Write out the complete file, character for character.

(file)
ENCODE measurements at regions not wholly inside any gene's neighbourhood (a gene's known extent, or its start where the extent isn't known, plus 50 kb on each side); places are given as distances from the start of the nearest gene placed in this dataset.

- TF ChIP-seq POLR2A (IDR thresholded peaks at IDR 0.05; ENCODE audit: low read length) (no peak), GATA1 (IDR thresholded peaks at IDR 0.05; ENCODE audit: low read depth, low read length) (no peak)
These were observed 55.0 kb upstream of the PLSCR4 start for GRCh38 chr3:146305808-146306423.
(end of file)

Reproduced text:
ENCODE measurements at regions not wholly inside any gene's neighbourhood (a gene's known extent, or its start where the extent isn't known, plus 50 kb on each side); places are given as distances from the start of the nearest gene placed in this dataset.

- TF ChIP-seq POLR2A (IDR thresholded peaks at IDR 0.05; ENCODE audit: low read length) (no peak), GATA1 (IDR thresholded peaks at IDR 0.05; ENCODE audit: low read depth, low read length) (no peak)
These were observed 55.0 kb upstream of the PLSCR4 start for GRCh38 chr3:146305808-146306423.